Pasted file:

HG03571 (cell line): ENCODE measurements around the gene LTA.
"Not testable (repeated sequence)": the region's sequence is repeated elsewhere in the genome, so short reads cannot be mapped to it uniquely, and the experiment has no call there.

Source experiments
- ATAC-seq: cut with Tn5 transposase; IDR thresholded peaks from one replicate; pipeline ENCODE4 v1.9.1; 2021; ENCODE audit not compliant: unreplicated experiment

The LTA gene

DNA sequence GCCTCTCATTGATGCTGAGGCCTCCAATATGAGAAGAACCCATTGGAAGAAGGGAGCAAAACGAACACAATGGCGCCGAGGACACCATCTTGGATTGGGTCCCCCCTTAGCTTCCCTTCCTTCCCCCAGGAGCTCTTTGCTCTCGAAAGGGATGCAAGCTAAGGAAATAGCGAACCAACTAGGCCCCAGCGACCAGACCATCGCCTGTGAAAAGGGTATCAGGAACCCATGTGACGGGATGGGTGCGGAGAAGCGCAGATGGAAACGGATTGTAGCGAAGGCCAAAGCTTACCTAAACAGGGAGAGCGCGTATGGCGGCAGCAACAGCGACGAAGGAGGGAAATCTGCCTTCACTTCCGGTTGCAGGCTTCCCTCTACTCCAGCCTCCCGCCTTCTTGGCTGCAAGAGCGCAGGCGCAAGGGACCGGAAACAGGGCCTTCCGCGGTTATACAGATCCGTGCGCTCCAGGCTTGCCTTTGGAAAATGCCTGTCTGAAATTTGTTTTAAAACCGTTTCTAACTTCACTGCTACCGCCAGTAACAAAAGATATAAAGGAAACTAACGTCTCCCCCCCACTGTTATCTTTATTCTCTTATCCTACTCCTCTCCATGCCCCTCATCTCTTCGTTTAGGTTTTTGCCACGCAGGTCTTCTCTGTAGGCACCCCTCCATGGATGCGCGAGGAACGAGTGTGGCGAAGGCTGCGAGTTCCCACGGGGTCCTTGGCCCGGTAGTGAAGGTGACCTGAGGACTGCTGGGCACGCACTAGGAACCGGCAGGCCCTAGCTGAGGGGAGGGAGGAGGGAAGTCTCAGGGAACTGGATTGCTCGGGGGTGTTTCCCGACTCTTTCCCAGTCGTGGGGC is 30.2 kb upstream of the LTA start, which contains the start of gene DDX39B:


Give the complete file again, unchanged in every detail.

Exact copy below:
HG03571 (cell line): ENCODE measurements around the gene LTA.
"Not testable (repeated sequence)": the region's sequence is repeated elsewhere in the genome, so short reads cannot be mapped to it uniquely, and the experiment has no call there.

Source experiments
- ATAC-seq: cut with Tn5 transposase; IDR thresholded peaks from one replicate; pipeline ENCODE4 v1.9.1; 2021; ENCODE audit not compliant: unreplicated experiment

The LTA gene

DNA sequence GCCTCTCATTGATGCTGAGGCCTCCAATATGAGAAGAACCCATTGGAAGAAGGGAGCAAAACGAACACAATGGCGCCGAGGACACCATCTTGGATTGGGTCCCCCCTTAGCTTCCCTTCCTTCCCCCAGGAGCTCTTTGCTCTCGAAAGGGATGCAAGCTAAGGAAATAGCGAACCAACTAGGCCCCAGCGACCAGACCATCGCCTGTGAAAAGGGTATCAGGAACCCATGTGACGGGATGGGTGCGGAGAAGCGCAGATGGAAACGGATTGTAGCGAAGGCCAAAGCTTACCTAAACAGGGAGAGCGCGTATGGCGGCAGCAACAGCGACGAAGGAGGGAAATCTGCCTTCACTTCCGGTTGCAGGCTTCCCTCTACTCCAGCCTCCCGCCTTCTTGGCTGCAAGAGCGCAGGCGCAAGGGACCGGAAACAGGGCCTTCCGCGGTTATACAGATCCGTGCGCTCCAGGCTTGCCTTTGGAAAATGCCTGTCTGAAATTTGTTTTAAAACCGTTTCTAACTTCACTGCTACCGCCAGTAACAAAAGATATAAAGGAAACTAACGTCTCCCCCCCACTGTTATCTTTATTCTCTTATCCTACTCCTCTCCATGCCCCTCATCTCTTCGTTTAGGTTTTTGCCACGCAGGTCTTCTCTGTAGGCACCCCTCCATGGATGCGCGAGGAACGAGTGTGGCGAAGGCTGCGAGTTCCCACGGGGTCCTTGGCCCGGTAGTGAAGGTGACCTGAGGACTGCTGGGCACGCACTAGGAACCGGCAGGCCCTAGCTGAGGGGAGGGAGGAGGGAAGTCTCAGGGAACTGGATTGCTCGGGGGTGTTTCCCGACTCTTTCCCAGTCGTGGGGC is 30.2 kb upstream of the LTA start, which contains the start of gene DDX39B: